One reason this situation exists is that organizations frequently have no operating definition of assignment success or failure. For one thing, there's no empirical measurement of failure that would uncover the more treacherous difficulties. Moreover, several factors can lead to an early repatriation: another job opportunity, a spouse or family issue, a health issue. Finally, many business failures are blamed on a variety of issues other than on the very real possibility that the wrong people were selected to manage the operation. Equally consequential, few companies exert an effective effort to evaluate completed assignments to determine their level of success or failure.

Federal Express attempts to alleviate a few of the reasons for failure by easing family transition problems, by assisting with assimilation into the new culture, and by providing as much information as possible about the financial package so the employee can make an informed decision. Global managers also attempt to help transferring employees reach full productivity as quickly as possible. To do this, the company provides a full orientation and briefing that's specifically designed to help candidates realize what the personal circumstances and career objectives will be, and whether or not the assignment is good for him or her to accept.

"We provide candidates with a four- to six-week time period during which they receive information, go on a house-hunting trip and determine whether or not to take the assignment. We encourage them to take a hard look at the assignment and to refrain from accepting the position if they don't feel comfortable," says Mullady. "If they decline, there are no negative career implications." In fact, there are people who have declined one year and later have gone on assignment when the timing was better, he says.

Mullady would like to establish an additional program that links the assignee back to the home country. He envisions a performance rating system that's integrated—meaning both sending and receiving managers execute performance appraisals based on objectives they set. He also wants to track what happens to the expats after they return—from their first, second, third assignments—and what's the return on investment for the company. Before coming to Federal Express, Mullady worked for an international computer manufacturer that was smaller and more manageable in terms of expatriation. There, the home-country managers would sign off on the expatriate's assignment letter and share responsibility for performance evaluation with the host-country manager who was the sponsor. They watched the employee's progress and achievement of the business objectives.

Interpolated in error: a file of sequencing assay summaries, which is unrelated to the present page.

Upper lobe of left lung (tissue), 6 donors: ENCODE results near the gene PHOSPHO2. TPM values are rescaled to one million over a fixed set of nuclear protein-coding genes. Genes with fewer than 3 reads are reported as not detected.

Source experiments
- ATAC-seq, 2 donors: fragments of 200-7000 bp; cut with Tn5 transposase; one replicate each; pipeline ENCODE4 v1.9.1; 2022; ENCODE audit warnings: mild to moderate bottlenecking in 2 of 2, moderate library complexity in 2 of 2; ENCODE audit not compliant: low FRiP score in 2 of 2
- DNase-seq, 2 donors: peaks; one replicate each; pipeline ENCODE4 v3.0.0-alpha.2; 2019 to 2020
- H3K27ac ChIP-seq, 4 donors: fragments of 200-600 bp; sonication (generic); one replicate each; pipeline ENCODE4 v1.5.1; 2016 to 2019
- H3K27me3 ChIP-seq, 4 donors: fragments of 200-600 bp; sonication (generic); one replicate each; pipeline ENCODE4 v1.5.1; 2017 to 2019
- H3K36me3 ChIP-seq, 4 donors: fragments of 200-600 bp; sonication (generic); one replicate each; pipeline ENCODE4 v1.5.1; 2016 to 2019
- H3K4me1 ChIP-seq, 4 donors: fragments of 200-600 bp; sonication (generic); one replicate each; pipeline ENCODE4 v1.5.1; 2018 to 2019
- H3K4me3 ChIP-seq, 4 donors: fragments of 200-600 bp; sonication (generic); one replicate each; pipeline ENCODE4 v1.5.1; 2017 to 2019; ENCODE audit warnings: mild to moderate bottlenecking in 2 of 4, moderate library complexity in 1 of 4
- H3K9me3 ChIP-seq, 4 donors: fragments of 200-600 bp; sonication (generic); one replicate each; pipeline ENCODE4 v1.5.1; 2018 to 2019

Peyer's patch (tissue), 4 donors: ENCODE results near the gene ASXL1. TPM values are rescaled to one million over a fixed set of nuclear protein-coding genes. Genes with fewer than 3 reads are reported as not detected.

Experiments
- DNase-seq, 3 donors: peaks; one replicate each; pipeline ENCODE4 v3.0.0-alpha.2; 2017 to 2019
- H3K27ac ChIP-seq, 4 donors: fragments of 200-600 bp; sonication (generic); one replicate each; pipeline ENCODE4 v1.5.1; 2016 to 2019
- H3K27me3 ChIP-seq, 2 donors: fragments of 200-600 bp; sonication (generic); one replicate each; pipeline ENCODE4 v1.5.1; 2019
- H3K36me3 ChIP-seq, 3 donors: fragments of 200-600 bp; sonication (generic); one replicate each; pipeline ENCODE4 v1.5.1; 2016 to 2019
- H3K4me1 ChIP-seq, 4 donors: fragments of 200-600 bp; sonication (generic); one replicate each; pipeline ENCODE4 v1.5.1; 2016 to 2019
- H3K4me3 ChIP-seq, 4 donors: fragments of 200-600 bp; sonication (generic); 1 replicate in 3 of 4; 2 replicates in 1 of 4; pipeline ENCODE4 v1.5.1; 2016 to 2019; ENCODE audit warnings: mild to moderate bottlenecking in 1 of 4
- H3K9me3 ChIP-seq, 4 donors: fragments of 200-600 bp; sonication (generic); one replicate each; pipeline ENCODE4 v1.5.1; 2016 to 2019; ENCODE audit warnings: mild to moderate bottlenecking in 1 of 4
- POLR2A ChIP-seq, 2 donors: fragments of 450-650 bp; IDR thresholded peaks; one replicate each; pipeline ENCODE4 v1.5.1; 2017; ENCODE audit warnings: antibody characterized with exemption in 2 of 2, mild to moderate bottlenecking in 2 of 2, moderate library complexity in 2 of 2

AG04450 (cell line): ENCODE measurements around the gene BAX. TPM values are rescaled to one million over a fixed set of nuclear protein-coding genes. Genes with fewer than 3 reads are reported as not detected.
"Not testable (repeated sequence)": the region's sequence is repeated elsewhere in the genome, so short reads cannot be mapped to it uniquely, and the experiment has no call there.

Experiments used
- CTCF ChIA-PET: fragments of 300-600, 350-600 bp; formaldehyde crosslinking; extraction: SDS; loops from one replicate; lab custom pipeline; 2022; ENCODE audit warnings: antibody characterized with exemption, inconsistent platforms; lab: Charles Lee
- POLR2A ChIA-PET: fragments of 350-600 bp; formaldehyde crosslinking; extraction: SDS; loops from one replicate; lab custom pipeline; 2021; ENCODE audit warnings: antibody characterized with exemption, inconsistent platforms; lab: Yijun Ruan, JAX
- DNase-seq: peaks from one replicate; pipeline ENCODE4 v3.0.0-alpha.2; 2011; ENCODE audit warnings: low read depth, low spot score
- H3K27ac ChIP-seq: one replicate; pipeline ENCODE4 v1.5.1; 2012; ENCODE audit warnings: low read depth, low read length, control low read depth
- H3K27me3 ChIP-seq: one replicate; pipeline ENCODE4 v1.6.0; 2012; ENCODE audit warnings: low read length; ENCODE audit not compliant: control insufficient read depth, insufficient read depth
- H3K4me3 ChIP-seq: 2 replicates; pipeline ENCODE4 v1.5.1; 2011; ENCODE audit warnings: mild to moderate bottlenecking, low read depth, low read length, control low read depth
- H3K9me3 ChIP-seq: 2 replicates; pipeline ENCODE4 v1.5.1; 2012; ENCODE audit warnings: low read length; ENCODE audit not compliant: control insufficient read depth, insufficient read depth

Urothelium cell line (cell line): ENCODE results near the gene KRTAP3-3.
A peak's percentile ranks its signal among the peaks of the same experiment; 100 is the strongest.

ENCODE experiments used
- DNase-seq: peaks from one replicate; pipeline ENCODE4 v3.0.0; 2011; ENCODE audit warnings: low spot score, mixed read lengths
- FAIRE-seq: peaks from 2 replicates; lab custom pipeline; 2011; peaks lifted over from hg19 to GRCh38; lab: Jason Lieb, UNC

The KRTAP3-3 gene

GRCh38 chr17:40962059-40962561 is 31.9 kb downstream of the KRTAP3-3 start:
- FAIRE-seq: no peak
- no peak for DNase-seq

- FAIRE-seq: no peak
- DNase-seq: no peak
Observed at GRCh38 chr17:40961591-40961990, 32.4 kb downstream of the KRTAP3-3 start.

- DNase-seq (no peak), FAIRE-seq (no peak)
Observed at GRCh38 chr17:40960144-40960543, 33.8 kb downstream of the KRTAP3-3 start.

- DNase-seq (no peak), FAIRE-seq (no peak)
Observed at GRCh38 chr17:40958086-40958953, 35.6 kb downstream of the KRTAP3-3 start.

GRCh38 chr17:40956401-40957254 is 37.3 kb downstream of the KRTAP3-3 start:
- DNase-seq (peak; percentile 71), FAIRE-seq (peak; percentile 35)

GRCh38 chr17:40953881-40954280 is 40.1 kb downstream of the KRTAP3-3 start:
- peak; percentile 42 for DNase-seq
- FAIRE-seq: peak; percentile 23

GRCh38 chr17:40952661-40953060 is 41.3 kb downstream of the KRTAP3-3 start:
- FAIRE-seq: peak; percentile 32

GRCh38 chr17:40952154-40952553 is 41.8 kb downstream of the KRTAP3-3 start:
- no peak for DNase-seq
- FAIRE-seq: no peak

As Mullady and others in his position can attest to, assignment difficulties aren't going unnoticed. Many companies are beginning to reassess and redefine assignments to meet the business objectives. Careful monitoring is one way. Better planning early on is another. According to Mark Allen, practice director of international compensation for Stamford, Connecticut-based Watson Wyatt Worldwide, most assignment breakdowns occur prior to the actual relocation. In other words, "They're caused by poor planning at the outset either in selection of the expatriate (because he or she may have certain family or personal conditions that would make him or her a poor choice to send to a foreign country) or because it was the wrong position for the individual."

Jane Malecki, senior manager at Price Waterhouse LLP in Morristown, New Jersey, has been actively involved in the reengineering of several assignments. Companies do so for several compelling reasons. Because of the cost and the impact on the overall business, they want to be sure the expatriate position not only maximizes their investments, but also makes sense in terms of business goals. These companies are aware they may—or may not—have systems in place to measure the value and success of international endeavors. Reevaluating the assignment provides the opportunity to see what's working and what can be improved.

Clearly, international postings are fraught with potential problems that are severe enough to undermine business objectives, personal goals and interpersonal relationships—and create a collision course that can lead to corporate calamity. Although many assignment failures can't be prevented, HR's proactive role in predeparture strategy, preparation of the expatriate and family, and continuing vigilance in monitoring and appraising performance, will help avoid long-term disaster. But it all starts with recognizing what failure is.

Personnel Journal, November 1996, Vol. 75, No. 11, pp. 78-85.